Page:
Collectivism is the central meme of his column today. It has two meanings, but he is really using the second one 2: emphasis on collective rather than individual action or identity, rather than the more common meaning. 1: a political or economic theory advocating collective control especially over production and distribution; also : a system marked by such control
I say this since his discussion uses China as an exemplar of "Collectivism" which is certainly not the first definition of this very capitalistic state. But, in his use, based on his essay, the Democratic party fits his definition. A collectivist society is one that demands universal health care, while the whole of society ensures the health of the individual. As progressives we feel so strongly about this that we are willing to subordinate the desire of the individual who says he would rather have a faster car than guaranteed health care. In this important area we say the collective will trumps the individual.
He is not talking about democracy v. autocracy as much as differences in orientation:
You can create a global continuum with the most individualistic societies — like the United States or Britain — on one end, and the most collectivist societies — like China or Japan — on the other.
The individualistic countries tend to put rights and privacy first. People in these societies tend to overvalue their own skills and overestimate their own importance to any group effort. People in collective societies tend to value harmony and duty. They tend to underestimate their own skills and are more self-effacing when describing their contributions to group efforts.
He describes some recent psychological studies that illustrate this difference in social orientation, along with some historical explanations. (Unfortunately the N.Y. Times hasn't gotten the idea of links to sources yet.) And then he continues:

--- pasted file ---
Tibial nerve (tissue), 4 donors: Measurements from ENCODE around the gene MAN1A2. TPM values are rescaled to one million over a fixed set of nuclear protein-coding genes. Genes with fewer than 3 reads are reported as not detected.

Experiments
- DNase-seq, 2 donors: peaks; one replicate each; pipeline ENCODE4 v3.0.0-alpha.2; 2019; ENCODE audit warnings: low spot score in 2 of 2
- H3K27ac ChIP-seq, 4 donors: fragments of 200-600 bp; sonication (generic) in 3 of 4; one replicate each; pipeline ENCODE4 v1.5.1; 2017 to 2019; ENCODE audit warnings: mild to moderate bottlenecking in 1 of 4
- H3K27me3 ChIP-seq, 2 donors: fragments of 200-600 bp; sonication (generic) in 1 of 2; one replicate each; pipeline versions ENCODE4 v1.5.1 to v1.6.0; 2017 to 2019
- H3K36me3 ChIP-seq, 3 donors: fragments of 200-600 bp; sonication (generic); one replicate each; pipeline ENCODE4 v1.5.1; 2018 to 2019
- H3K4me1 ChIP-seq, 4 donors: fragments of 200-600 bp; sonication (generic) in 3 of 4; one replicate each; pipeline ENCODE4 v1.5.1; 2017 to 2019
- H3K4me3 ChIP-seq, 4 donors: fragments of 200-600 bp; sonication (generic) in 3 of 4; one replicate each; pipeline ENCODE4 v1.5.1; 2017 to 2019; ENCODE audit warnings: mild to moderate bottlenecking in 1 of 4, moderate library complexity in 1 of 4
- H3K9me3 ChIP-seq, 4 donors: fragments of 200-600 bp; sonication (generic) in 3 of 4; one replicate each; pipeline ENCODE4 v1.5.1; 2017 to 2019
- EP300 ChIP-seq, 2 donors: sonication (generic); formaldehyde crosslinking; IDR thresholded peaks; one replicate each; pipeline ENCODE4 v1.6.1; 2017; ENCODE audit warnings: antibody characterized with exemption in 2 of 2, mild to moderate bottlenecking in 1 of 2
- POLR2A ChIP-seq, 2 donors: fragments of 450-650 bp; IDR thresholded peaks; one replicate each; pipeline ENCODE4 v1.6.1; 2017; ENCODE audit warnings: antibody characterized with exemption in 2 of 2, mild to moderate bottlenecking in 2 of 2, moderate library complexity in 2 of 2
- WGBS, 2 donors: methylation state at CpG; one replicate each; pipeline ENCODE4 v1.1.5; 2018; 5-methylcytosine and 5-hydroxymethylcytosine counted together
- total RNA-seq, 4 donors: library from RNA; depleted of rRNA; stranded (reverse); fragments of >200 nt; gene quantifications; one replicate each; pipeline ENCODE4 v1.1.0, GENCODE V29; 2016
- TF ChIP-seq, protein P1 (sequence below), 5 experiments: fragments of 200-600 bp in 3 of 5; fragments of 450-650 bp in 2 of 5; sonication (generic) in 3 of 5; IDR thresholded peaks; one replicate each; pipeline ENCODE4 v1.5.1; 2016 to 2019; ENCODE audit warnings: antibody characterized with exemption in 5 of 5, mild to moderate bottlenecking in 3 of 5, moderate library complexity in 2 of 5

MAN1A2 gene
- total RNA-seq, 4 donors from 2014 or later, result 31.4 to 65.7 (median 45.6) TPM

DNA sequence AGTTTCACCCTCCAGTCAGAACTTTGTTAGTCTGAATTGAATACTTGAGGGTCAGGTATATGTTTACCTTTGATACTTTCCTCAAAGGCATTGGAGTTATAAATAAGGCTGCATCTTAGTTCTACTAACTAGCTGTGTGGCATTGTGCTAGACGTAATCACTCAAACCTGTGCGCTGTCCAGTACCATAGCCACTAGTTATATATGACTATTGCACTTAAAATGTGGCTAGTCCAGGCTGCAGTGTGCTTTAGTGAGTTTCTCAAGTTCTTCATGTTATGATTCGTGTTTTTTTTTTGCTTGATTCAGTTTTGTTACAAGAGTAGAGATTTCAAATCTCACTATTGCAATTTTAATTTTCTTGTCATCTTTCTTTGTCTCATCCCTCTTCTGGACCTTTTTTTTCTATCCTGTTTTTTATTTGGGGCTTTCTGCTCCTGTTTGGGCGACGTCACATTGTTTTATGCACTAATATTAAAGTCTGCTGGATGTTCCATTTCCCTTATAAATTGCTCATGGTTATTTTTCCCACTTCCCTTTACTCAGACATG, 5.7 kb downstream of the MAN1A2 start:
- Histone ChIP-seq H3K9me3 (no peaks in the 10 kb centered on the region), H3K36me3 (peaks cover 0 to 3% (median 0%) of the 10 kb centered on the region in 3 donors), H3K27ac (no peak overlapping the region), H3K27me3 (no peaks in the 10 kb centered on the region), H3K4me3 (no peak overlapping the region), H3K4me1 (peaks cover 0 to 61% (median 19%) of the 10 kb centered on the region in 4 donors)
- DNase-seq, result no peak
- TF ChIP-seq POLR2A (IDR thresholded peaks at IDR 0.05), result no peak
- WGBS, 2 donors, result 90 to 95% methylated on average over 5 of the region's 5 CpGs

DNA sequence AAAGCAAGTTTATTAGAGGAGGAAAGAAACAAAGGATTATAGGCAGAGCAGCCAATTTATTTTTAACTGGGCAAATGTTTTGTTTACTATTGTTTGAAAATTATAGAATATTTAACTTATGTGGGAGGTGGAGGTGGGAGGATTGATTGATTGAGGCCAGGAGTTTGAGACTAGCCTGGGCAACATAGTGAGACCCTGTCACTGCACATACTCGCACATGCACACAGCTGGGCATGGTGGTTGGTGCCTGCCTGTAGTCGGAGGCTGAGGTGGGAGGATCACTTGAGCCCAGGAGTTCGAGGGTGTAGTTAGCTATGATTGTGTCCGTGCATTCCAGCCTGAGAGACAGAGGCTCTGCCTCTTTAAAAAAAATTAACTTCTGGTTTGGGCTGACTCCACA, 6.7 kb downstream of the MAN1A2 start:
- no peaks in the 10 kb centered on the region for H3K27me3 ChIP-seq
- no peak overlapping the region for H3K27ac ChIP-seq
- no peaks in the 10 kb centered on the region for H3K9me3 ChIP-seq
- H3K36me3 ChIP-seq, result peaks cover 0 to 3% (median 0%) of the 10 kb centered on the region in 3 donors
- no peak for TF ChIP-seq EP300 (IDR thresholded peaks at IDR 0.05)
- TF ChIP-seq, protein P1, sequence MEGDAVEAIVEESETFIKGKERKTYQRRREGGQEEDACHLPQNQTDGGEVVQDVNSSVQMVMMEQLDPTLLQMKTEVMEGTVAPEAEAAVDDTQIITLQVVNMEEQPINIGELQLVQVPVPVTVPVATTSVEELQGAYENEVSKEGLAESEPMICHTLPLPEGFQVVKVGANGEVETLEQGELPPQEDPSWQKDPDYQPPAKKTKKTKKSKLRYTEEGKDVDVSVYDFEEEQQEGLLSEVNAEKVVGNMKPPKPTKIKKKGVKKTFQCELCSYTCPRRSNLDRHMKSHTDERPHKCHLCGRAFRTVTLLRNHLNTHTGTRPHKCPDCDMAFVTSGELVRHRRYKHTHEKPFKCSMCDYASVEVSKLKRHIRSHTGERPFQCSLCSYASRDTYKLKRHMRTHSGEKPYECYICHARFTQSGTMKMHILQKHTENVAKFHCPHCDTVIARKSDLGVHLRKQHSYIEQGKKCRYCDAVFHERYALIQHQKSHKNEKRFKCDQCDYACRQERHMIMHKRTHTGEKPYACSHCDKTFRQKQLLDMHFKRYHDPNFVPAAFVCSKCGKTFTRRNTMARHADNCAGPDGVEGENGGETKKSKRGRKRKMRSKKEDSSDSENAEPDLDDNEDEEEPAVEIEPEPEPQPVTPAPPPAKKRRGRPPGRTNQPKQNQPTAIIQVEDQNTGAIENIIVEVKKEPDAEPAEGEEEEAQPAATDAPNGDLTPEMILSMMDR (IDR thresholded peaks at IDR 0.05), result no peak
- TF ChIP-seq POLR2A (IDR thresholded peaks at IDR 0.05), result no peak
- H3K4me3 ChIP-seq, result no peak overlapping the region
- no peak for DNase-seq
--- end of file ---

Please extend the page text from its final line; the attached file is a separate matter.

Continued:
Either way, individualistic societies have tended to do better economically. We in the West have a narrative that involves the development of individual reason and conscience during the Renaissance and the Enlightenment, and then the subsequent flourishing of capitalism. According to this narrative, societies get more individualistic as they develop.
But what happens if collectivist societies snap out of their economic stagnation? What happens if collectivist societies, especially those in Asia, rise economically and come to rival the West? A new sort of global conversation develops.
And here is his conclusion, which, refreshingly, is more an invitation for discussion.
..............Meanwhile, human brains turn out to be extremely permeable (they naturally mimic the neural firings of people around them). Relationships are the key to happiness. People who live in the densest social networks tend to flourish, while people who live with few social bonds are much more prone to depression and suicide.
Or stated another way: with saturation media controlled by those who possess power in all its incarnations, is the ideal of the individual as aggregates controlling their destinies by the democratic process reality or myth.
The rise of China isn’t only an economic event. It’s a cultural one. The ideal of a harmonious collective may turn out to be as attractive as the ideal of the American Dream.
Is he saying here that the progressive movement to the degree it elevates the common will over the individual a worthwhile competitor to the traditional conservative exaltation of the heroic individual?
It’s certainly a useful ideology for aspiring autocrats.
And he leaves us coming full circle......or does he?